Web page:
Date of Birth: 6 August 1931, Massa Marittima, Grosseto, Tuscany, Italy
Short Biography: Born in Massa Marittima, Italy on August 6, 1931, Umberto Lenzi was a movie enthusiast since his early grade school years. During those years, he founded various film fan clubs while studying law. Lenzi started out as a journalist for various local newspapers and magazines. Lenzi put off his law studies to pursue the technical arts of filmmaking at the Centro Sperimentale de Cinematografia.
After graduation from the school, Lenzi continued working as a writer and film critic. He found employment as an assistant director before making his directorial debut with Queen of the Seas (1961) (Queen of the Seas). Other pirate/sword flicks followed, starting with I pirati della Malesia (1964) (Pirates of Malaysia), which was part of the height of the career of fictitious tales of historic legendary characters including Robin Hood, Catherine the Great, Zorro, Sandokan and Maciste. For the movie Kriminal (1966), Lenzi turned to the new wave of adult-oriented comic books (known as fumetti) for fresh inspiration and initiated a popular trend.
After directing a war film and two "spaghetti westerns," Lenzi turned to the giallo gene with Paranoia (1969), starring Carroll Baker and Lou Castel, which was the first of his thrillers and one of his personal favorites. Retitled Paranoia for its USA release, Orgasmo caused some confusion since Lenzi directed a movie with the same name, Paranoia, in 1970 also with Carroll Baker. During the 1970s, Lenzi directed a number of giallo thrillers among them So Sweet... So Perverse (1969) (So Sweet, So Perverse), Seven Blood-Stained Orchids (1972) (Seven Blood-Stained Orchids) and Eyeball (1975) (Eyeball). None of them were particularly successful since Lenzi blamed his tight budgets and poor scripts, which he believed no director could do well with.
In the late 1970s, Lenzi turned to the police thrillers (polizieschi), which rejuvenated his confidence and his popularity. Titles like Almost Human (1974) (Almost Human), Il trucido e lo sbirro (1976) (Free Hand For a Tough Cop), and La banda del gobbo (1978) (Brothers Till We Die) were the most popular and brutal of the thrillers. Prior to the polizieschi, Lenzi directed Sacrifice! (1972) (Man from Deep River), which was the start of the Italian cannibal sub-genre. A re-telling of the western A Man Called Horse (1970), with a south Asia setting, set the stage for a later group of extremely gory cannibal sub-genre movies most noteworthy being Ruggero Deodato's Jungle Holocaust (1977) (Jungle Holocaust) which featured a potent combination of extreme violence in a documentary realism. Lenzi responded with two very gory jungle cannibal features, Eaten Alive! (1980) (Eaten Alive) and Cannibal Ferox (1981) (Make Them Die Slowly), which attempted to outdo Deodato's thrillers. The excess of Cannibal Ferox, which was banned in 31 countries, made Lenzi distance himself from the cannibal genre.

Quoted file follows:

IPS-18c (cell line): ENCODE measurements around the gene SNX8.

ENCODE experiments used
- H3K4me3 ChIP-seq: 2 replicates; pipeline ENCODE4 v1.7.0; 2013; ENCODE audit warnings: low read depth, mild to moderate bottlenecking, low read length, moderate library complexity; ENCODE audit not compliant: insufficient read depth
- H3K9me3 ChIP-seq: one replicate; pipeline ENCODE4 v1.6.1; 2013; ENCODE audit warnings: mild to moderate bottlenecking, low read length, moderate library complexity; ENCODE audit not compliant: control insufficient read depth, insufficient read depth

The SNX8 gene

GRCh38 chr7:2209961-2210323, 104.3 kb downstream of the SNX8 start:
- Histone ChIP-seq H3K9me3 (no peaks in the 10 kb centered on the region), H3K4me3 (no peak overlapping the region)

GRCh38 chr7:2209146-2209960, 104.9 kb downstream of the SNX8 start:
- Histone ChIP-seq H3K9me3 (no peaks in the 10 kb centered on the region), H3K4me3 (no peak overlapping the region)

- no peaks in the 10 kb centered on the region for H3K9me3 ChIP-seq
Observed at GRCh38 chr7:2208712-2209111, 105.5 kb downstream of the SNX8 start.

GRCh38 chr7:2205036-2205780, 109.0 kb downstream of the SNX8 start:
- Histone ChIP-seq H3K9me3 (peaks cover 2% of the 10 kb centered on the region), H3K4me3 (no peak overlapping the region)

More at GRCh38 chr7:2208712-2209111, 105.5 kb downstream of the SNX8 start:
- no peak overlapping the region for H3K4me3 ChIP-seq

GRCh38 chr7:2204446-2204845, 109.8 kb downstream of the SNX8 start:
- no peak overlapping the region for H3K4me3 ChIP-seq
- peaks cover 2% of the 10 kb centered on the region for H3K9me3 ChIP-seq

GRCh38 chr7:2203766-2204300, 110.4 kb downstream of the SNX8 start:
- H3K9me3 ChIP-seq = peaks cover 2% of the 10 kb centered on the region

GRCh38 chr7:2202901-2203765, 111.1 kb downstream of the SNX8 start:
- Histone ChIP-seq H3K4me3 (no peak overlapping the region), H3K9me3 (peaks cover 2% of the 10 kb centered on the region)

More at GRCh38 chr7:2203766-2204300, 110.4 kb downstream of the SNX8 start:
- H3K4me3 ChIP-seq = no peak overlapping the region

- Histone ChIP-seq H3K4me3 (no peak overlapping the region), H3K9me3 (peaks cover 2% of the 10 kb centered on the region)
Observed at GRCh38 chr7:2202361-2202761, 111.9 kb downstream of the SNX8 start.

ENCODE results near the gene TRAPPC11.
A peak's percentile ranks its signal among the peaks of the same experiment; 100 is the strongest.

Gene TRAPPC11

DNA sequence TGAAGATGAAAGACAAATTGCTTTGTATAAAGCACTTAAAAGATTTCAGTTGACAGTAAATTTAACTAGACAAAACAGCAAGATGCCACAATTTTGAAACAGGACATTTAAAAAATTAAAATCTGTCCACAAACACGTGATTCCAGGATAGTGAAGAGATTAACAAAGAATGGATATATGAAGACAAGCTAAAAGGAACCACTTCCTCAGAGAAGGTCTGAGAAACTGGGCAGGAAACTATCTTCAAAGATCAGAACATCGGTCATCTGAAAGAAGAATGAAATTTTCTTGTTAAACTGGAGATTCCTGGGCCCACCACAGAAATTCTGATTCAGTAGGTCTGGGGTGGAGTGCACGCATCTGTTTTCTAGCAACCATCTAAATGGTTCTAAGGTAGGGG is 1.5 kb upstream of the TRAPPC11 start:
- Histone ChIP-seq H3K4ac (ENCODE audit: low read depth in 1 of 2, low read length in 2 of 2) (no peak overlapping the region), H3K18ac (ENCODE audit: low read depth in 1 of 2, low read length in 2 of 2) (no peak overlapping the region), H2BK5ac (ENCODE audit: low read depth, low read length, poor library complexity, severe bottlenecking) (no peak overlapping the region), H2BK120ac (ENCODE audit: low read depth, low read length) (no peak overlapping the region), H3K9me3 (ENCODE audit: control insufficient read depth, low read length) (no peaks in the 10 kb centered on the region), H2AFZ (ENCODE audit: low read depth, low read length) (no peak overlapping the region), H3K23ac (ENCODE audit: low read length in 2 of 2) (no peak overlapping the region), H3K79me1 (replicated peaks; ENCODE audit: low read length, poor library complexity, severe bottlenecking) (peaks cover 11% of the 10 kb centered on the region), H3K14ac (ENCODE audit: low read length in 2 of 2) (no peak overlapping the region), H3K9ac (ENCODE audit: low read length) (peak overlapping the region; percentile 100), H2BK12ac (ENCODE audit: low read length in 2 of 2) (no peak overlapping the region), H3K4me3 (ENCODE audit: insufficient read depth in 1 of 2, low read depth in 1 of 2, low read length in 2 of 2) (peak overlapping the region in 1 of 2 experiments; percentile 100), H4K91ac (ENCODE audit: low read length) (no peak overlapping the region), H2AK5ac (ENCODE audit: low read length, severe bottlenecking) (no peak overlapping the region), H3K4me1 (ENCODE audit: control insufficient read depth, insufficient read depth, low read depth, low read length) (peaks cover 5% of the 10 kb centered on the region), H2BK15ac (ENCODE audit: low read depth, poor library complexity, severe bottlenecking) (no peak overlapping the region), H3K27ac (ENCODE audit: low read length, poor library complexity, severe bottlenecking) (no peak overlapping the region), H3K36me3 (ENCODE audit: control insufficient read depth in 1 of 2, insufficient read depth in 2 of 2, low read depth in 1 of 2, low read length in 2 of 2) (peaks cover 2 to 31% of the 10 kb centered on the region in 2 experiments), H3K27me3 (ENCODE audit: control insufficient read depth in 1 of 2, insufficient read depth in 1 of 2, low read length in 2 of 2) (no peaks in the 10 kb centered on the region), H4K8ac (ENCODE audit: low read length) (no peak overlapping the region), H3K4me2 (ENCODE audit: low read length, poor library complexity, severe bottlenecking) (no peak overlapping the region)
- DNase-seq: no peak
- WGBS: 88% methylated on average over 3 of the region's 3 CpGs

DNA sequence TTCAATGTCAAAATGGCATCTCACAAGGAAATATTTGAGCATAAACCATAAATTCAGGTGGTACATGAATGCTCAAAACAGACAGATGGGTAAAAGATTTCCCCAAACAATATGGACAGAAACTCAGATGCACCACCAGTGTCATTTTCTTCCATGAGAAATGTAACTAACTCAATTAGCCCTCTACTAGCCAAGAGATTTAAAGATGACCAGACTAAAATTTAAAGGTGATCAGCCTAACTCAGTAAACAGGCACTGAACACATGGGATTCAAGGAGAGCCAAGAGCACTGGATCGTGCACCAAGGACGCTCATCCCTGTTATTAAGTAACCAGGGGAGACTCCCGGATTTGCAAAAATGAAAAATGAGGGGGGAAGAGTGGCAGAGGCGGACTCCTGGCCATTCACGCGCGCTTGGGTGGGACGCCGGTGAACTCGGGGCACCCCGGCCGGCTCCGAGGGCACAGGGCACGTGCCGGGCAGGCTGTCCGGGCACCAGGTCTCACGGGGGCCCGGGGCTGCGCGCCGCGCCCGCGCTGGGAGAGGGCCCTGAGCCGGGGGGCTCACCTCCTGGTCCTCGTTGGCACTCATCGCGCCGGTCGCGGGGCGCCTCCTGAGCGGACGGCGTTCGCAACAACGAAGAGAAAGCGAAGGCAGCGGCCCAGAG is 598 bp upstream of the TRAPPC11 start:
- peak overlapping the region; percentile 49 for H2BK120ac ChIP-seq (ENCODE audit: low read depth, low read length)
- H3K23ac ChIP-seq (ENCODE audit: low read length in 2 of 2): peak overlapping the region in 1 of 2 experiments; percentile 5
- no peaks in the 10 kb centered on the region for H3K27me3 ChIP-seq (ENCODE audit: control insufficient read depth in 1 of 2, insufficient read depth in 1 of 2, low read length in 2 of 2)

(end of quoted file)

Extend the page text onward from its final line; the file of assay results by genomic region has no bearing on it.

In between Eaten Alive and Cannibal Ferox, Lenzi directed Nightmare City (1980) (Nightmare City), a zombie flick, with Lenzi rejected the slow-moving zombies of the Romero and Fulci movies for a more type of fast-moving, weapons toting, super zombies with action and an anti-nuclear message.
During the 1980s and early 1990s, Lenzi turned his attention to other genres: action-adventure, war films and even made-for-TV dramas, although he directed the occasional thriller most notable in that time was Ghosthouse (1988) (Ghosthouse). Lenzi's The Hell's Gate (1989) (Hell's Gate) is a seldom-seen horror film, which makes the most of its low budget. Lenzi claimed to have shot it in three weeks at a cost of 300 million lire, whereas low-budget Italian horror films shot in Italy or abroad cost an average of a billion lire or more. It represented a personal challenge for Lenzi since the entire movie takes place in a cave and the suspense is maintained for the entire 90 minutes.
As his budgets and financing for his films dwindled, so did his output. The 1990s saw Lenzi directing a number of TV productions that were never broadcast, causing him lament upon the change in Italian film industry. After 40 years and directing over 60 films, Lenzi has more or less retired and left his mark as one of the most creative and inexhaustible cult film directors of Italy.